Benefits Street star 'sold drugs'
Residents of TV's Benefits Street were running "a drugs operation" selling "significant quantities" from their doorsteps, a jury has been told.
Samora Roberts, known as Dee Roberts, is among six defendants who lived on or near James Turner Street in Birmingham, all accused of conspiring to supply crack cocaine, heroin and cannabis in the summer of 2013.
In June that year, police raided homes in the street after a surveillance operation and found "quite significant quantities of drugs: heroin, crack cocaine and cannabis".
Also found in a washing basket inside Roberts' terraced home was a pink shoe containing 13 bullets, while in a neighbour's home Roberts' DNA was found on a sock which contained a further five shells.
A key was found under the 33-year-old's bed which unlocked a Ford Focus parked in the street, inside of which was a bag of crack cocaine with a street value of £5,000.
She denies two counts of conspiracy to supply Class A drugs, conspiracy to supply cannabis and two further charges of illegally having ammunition.
Samantha Forsyth, opening the prosecution case at Birmingham Crown Court, told the jury: "Essentially, this is a case about the selling of drugs."
She explained that the "street has gained a degree of publicity because there was a TV programme based on some of the residents who lived in that street".
Ms Forsyth said the jury would hear evidence from police, who had carried out a 14-day surveillance operation in the road filming "the comings and goings" of the defendants and others "who did not live on that street".
She added: "The police secretly filmed the defendants going about what we say was their unlawful business: the selling of drugs.
"Each and every one, to a lesser or greater extent, were involved in selling drugs from that street," said Ms Forsyth.
Addressing the jury, she said: "You'll see the various defendants going about sometimes day-to-day ordinary business, but also what the Crown suggest are drug dealings happening in that street - the exchange of drugs, for money."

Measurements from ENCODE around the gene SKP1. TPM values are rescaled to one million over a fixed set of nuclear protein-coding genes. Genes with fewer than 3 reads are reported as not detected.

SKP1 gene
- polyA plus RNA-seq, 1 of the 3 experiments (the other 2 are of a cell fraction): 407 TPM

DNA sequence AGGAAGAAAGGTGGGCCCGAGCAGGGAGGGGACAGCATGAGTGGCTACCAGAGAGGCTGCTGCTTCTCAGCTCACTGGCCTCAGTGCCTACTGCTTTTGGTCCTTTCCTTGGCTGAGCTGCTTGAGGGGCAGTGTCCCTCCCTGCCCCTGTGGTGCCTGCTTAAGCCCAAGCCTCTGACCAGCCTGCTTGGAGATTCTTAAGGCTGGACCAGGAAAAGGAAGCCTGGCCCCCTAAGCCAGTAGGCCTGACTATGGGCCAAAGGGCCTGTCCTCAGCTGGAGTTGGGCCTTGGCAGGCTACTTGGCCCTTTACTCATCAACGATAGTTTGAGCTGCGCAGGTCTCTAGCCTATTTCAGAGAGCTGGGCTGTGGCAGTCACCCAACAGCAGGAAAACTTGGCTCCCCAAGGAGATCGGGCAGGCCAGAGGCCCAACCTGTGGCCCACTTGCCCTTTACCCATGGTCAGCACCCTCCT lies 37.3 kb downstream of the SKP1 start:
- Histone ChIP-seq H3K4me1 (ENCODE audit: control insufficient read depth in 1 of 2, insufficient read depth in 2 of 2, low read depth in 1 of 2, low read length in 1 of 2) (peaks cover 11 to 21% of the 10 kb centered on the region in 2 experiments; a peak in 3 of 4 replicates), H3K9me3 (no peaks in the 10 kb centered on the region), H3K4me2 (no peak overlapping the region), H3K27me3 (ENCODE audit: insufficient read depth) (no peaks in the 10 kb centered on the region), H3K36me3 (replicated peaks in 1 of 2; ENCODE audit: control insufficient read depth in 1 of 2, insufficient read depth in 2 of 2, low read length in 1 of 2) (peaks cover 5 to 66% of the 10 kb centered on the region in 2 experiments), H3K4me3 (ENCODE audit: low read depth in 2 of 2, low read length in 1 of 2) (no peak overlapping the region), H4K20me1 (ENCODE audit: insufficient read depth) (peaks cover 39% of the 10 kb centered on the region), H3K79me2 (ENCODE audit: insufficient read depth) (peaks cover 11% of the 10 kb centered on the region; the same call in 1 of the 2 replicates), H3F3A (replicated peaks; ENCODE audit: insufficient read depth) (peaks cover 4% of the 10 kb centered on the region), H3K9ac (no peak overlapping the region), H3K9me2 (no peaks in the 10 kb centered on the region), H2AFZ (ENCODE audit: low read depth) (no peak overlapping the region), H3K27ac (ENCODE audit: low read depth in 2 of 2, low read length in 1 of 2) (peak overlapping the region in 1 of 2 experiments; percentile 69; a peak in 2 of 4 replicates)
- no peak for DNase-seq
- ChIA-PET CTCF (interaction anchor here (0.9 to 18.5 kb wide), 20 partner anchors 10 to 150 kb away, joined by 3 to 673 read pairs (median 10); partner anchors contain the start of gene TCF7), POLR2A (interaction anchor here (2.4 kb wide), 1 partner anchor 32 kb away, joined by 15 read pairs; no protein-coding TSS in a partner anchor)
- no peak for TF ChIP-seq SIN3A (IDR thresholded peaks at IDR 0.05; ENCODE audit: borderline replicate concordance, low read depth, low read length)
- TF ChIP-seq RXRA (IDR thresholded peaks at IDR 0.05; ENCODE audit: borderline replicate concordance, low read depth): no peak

Undercover police footage showed the defendants handling "items and packages passed about and handed to people in the street or pulling up in cars".
By 2.30pm on one day in May, the recording showed 10 people had entered Roberts' home for just a couple of minutes at a time before leaving.
In a lighter moment, that film showed Benefits Street personality Deirdre Kelly, known as White Dee, knocking on Roberts' door - she is not implicated in the alleged conspiracy.
Roberts appeared in the dock alongside Charlene Wilson, 31, Tina Thomas, 47, and 39-year-old Ian Wright, who all still live on James Turner Street, Winson Green.
Wright, Thomas and Wilson are accused of conspiracy to supply crack cocaine, cannabis, and heroin all between May 4 and June 15, 2013.
Thomas also denies one count of illegally possessing ammunition on June 14, 2013.
Two others; 22-year-old Omari George, of Dora Road, Handsworth, and Marvin Scott, 38, of City Road, Edgbaston, both deny three counts of conspiracy to supply crack cocaine, cannabis and heroin.
The jury heard details about what the police raids uncovered inside Roberts' home, including nine packets of cannabis, 16g of crack cocaine, a small amount of heroin and just over £500 in cash.
Equipment the Crown say is used in the preparation of drugs was also found, including five sets of scales.
Ms Forsyth said: "You may wonder why anybody has five sets of scales - even the keenest baker wouldn't perhaps have five sets of scales."
When arrested and searched, Roberts had £200 cash in her waistband, and a further two bags of cannabis.
She later told officers: "You didn't even get the guy or four others involved - this makes me laugh".
Roberts denied the crack and heroin were hers while the cash "had come from her grandmother", and she said she used the scales to weigh cannabis.
Ms Forsyth said Roberts "described her house as an open house, and items such as the car keys" were nothing to do with her.
The car was found to be insured to co-accused George.
Police raiding Scott's house found £2,000 worth of crack cocaine on top of a washing machine and £4,000 cash in a shoebox.
In the home of Wilson, who was dating Wright at the time, was found £500 in cannabis, heroin with a street value of £150, and crack cocaine inside a plastic Kinder egg container.
Officers searching Thomas' terraced house discovered £1,500 of cannabis, wrapped in bags, and inside a small pink box she owned, five bullets wrapped in a sock.
The trial continues.